Remarks by Under Secretary Lago - May 17, 2023

Cairo, Egypt
May 17, 2023

As Prepared for Delivery

Good morning and thank you, Your Excellency, for graciously hosting us, and for the warm welcome to Egypt. I am delighted to be back in Cairo for the first-ever U.S.– Egypt Joint Economic Commission.

I am honored that the White House asked the U.S. Department of Commerce to lead the U.S. delegation to inaugurate this important event—an event that emerged from a discussion between President el-Sisi and President Biden. I speak for the full U.S. delegation in saying that we look forward to building on our leaders’ strategic dialogue and advancing our shared commitment to strengthening economic and commercial ties between our nations. I am optimistic about the JEC’s potential to deepen economic, trade and investment ties, to promote shared prosperity, to prepare our economies for the future and to forge resilience to global economic shocks.

It is likewise our honor to be here today alongside so many distinguished members of the Egyptian government. My colleagues and I are energized to explore how we can grow shared prosperity for the Egyptian and American people, while supporting Egypt in achieving ambitious goals for its economy and its role as a leader in the region.

In addition to colleagues from the U.S. Embassy here in Cairo, I am joined today by a team from Washington that includes Principal Deputy Assistant Secretary of State for Economic and Business Affairs, Whitney Baird, and Regional Director for the Middle East, Africa and Europe for the U.S. Trade Development Agency, Carl Kress.

The robust participation that you see here is a testament to how much we value our strategic partnership with Egypt, and how committed President Biden is to strengthening that partnership. 

Last year, the United States and Egypt celebrated a century of bilateral relations. As we look to the next 100 years, expanding trade and investment between our two countries will further strengthen our relationship and yield mutual benefit for the American and Egyptian people.

For the U.S. Department of Commerce, Egypt is a keystone of our engagement in the Middle East and Africa. 

As the largest destination in Africa for U.S. exports, there is no denying Egypt’s commercial importance. Likewise, U.S. companies are increasing their presence here to help Egypt meet its goals across a variety of sectors—especially in information and communication technologies, and in infrastructure. The United States is also one of the largest foreign investors in Egypt, with over 1,000 U.S. companies operating in the country, providing jobs, supporting families and communities, and boosting economic activity.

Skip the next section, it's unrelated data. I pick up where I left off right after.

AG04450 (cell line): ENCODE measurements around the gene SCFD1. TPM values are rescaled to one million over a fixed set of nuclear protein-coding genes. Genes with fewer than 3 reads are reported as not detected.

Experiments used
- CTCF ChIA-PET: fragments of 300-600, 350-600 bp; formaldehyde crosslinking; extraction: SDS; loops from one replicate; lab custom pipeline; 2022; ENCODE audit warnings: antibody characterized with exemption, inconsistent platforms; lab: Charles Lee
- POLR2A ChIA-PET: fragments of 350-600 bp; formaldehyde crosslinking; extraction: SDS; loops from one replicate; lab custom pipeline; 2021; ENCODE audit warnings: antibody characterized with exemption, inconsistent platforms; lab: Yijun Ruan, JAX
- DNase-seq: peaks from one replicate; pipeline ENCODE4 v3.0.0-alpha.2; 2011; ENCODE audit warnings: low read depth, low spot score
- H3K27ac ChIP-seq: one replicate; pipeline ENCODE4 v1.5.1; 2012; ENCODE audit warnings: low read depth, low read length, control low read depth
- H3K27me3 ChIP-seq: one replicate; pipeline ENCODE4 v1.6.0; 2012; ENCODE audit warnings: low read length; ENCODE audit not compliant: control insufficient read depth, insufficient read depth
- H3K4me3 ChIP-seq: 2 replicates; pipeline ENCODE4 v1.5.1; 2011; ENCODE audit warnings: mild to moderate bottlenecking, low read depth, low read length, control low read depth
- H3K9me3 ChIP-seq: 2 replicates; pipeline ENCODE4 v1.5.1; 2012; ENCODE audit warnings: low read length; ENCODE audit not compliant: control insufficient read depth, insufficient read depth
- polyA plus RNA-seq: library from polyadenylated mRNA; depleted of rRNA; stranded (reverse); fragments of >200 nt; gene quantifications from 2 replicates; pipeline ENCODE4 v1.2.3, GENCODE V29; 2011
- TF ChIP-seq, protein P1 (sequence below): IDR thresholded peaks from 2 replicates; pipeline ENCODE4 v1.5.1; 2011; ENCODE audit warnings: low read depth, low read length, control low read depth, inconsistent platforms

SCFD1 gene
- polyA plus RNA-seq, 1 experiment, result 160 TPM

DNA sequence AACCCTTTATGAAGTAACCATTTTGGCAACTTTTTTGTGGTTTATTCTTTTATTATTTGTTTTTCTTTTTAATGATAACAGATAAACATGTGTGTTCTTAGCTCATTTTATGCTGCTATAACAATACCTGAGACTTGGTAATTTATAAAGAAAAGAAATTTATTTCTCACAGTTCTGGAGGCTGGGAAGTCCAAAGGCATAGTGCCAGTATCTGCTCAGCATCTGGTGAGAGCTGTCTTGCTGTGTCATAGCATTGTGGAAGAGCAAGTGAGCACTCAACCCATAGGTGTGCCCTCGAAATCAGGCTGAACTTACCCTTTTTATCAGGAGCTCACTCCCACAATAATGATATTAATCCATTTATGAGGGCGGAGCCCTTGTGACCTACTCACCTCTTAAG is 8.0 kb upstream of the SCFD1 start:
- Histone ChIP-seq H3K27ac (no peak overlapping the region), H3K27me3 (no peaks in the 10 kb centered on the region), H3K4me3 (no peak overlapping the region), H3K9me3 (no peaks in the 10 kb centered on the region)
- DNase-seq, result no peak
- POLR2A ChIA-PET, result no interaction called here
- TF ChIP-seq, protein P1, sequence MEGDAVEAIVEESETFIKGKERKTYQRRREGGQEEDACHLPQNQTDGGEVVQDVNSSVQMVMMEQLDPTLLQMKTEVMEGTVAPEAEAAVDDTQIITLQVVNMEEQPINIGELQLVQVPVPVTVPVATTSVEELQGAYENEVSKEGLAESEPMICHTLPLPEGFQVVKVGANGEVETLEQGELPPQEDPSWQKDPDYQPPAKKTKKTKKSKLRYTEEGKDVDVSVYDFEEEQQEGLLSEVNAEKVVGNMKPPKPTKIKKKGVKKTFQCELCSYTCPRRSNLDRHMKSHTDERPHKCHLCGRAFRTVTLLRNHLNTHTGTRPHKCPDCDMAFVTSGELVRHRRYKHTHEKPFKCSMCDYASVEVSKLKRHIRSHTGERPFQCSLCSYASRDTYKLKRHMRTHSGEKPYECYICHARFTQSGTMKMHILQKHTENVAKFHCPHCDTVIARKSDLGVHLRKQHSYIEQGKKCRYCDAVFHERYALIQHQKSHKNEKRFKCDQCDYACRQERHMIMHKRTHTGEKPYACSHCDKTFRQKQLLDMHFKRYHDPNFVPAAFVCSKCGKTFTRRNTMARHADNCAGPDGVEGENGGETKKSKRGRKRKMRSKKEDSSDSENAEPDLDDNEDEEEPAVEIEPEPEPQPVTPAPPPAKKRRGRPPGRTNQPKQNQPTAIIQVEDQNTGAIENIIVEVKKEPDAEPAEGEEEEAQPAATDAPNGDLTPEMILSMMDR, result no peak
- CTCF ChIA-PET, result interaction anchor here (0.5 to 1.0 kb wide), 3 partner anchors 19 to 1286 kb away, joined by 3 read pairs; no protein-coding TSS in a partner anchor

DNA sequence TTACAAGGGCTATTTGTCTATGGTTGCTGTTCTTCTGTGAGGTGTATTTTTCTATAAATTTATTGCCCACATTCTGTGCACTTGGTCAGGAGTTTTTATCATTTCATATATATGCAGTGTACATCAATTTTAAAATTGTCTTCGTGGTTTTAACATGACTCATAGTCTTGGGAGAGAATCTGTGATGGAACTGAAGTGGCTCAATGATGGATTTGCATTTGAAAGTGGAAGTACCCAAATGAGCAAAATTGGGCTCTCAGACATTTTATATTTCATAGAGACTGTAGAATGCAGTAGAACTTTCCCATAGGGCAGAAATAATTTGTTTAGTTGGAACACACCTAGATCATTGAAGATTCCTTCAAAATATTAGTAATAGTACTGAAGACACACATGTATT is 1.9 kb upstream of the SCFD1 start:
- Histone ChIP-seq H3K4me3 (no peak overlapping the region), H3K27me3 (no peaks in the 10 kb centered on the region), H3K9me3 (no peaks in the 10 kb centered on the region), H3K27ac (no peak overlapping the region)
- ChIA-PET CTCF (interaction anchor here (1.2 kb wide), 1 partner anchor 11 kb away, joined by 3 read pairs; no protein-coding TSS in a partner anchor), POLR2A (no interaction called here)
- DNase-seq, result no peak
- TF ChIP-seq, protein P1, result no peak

But that is just part of the story—the strength of our relationship extends well beyond trade and investment flows.

Egypt has always served as the center of gravity in the Arab world—whether in education, culture, politics or trade. It is no accident that the U.S. Department of Commerce manages our regional operations from right here in Cairo.

Egypt’s regional leadership also means that we look to you as a partner in addressing issues that extend beyond your borders—including some of the toughest global challenges.

We have seen how COVID-19 and Russia’s unjustified war in Ukraine have created shocks that have disrupted economies globally—from supply chain pressures, to energy shortages, to spiking food prices. I know that, as with the United States, these challenges have burdened Egypt.

Our bilateral partnership is crucial to building future resilience. We are optimistic about the prospects for the JEC to take our economic and commercial relationship to new heights, to facilitate increased business investment and trade, and to advance our shared efforts to combat climate change and address other global priorities.

It is in this spirit of close partnership that led our delegation comes to Egypt. It is also the spirit with which we approach this inaugural meeting of the JEC.

In preparing for this meeting, it was no surprise how closely the suggested agenda items from the Egyptian and U.S. sides aligned.  

This cohesion reflects our mutual understanding of both the challenges that we face and the areas in which we can support each other’s growth.
On energy and the environment, we are eager to build on Egypt’s leadership as President of COP27 to combat the global climate crisis, including through reducing emissions, decarbonizing sectors, and exploring exciting areas for collaboration—like sustainable aviation fuel. 

On sustainable infrastructure and supply chains, we will discuss opportunities to reduce vulnerabilities and ensure the free flow of goods through closer collaboration between our governments. 

On digital transformation, we look forward to learning more about Egypt’s ICT 2030 Strategy and your vision for a “Digital Egypt.” We hope that we can discuss tools, issues and solutions to support this work—from Open RAN to ensuring the free flow of data. 

And on women’s economic empowerment—a special priority of mine—we look forward to exploring areas where our cooperation can ensure that the benefits of trade and investment are shared more broadly in Egypt and the United States alike.

In these and other sessions on advancing bilateral economic ties and food security, our perspectives may differ at times. We welcome this candor as part of a frank, productive conversation—the sign of a deep and durable friendship. 

Whether resolving shared challenges or pursuing new opportunities, we embark on today’s discussion—the first of many to come—in a spirit of partnership, cooperation and collaboration.

And I am confident that this JEC will lead to tangible benefits for both of our economies, and for the American and Egyptian peoples.

To our warm Egyptian hosts, thank you–Shukran for your hospitality and for the opportunity to meet today. I look forward to getting to work.